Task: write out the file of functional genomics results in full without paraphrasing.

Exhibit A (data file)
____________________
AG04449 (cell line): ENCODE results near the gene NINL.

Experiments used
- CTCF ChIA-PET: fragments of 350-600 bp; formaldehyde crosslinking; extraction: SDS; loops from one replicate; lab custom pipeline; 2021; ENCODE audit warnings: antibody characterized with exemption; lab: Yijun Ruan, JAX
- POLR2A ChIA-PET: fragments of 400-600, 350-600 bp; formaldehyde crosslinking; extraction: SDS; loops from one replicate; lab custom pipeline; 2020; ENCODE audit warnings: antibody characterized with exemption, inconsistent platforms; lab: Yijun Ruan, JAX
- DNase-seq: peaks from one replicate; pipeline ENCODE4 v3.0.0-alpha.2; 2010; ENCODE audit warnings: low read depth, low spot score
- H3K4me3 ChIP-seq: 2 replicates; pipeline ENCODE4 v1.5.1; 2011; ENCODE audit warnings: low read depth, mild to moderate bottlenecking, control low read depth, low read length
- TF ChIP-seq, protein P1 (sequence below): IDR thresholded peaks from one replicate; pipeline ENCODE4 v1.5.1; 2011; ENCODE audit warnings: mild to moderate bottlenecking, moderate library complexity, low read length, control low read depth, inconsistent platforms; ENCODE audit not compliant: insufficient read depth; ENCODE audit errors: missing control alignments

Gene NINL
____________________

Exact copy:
AG04449 (cell line): ENCODE results near the gene NINL.

Experiments used
- CTCF ChIA-PET: fragments of 350-600 bp; formaldehyde crosslinking; extraction: SDS; loops from one replicate; lab custom pipeline; 2021; ENCODE audit warnings: antibody characterized with exemption; lab: Yijun Ruan, JAX
- POLR2A ChIA-PET: fragments of 400-600, 350-600 bp; formaldehyde crosslinking; extraction: SDS; loops from one replicate; lab custom pipeline; 2020; ENCODE audit warnings: antibody characterized with exemption, inconsistent platforms; lab: Yijun Ruan, JAX
- DNase-seq: peaks from one replicate; pipeline ENCODE4 v3.0.0-alpha.2; 2010; ENCODE audit warnings: low read depth, low spot score
- H3K4me3 ChIP-seq: 2 replicates; pipeline ENCODE4 v1.5.1; 2011; ENCODE audit warnings: low read depth, mild to moderate bottlenecking, control low read depth, low read length
- TF ChIP-seq, protein P1 (sequence below): IDR thresholded peaks from one replicate; pipeline ENCODE4 v1.5.1; 2011; ENCODE audit warnings: mild to moderate bottlenecking, moderate library complexity, low read length, control low read depth, inconsistent platforms; ENCODE audit not compliant: insufficient read depth; ENCODE audit errors: missing control alignments

Gene NINL